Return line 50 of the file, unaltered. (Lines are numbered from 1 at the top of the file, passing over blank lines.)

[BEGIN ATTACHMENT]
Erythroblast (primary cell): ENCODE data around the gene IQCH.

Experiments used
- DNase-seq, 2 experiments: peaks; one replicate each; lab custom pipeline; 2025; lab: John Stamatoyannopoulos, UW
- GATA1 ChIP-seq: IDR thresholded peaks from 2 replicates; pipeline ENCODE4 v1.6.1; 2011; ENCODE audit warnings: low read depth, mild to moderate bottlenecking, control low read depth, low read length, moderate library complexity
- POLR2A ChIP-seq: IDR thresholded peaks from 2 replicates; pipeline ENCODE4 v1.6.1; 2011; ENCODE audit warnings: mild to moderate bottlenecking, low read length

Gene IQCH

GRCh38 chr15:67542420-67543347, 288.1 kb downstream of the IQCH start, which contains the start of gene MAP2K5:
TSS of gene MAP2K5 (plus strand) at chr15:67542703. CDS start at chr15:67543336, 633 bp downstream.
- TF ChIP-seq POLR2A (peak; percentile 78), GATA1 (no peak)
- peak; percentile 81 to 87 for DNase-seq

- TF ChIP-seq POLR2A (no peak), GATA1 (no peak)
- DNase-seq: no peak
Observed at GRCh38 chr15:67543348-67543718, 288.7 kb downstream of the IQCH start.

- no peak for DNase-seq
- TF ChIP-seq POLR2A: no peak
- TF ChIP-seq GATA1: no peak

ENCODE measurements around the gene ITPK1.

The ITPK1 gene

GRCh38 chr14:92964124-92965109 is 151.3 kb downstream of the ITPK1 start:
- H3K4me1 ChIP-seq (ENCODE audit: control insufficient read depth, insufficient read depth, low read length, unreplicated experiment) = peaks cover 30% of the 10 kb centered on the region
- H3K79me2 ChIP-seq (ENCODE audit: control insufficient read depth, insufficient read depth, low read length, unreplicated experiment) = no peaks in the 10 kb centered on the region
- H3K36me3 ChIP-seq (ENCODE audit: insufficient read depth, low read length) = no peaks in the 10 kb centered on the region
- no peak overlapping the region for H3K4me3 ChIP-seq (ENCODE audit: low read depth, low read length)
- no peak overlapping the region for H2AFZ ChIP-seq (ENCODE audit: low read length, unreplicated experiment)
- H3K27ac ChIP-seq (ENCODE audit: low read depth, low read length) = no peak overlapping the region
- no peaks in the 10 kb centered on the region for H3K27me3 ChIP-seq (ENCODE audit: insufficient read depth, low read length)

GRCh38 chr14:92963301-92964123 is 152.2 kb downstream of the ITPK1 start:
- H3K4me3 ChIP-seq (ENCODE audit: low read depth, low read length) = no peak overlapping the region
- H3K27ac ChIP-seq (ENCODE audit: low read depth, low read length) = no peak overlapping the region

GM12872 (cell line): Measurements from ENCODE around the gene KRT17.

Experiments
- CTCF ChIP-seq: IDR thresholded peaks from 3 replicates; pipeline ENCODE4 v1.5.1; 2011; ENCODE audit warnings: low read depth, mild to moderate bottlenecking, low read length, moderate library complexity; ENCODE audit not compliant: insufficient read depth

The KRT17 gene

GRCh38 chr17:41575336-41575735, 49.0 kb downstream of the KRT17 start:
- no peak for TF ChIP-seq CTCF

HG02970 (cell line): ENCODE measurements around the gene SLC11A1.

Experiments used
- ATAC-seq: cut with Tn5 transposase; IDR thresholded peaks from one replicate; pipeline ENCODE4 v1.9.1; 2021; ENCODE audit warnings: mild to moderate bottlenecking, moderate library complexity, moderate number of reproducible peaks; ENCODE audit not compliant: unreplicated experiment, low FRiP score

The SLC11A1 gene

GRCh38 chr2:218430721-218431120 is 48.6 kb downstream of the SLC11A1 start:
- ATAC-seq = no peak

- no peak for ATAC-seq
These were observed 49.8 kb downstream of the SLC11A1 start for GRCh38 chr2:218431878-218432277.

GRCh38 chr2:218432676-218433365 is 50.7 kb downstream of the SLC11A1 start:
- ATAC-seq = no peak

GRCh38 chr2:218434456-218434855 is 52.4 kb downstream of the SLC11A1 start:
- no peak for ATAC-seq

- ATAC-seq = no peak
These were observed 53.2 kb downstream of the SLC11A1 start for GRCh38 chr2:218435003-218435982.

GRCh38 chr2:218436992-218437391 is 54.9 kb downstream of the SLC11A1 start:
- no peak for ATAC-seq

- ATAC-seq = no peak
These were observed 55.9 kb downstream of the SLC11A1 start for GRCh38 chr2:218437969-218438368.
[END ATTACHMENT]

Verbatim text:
GRCh38 chr2:218436992-218437391 is 54.9 kb downstream of the SLC11A1 start: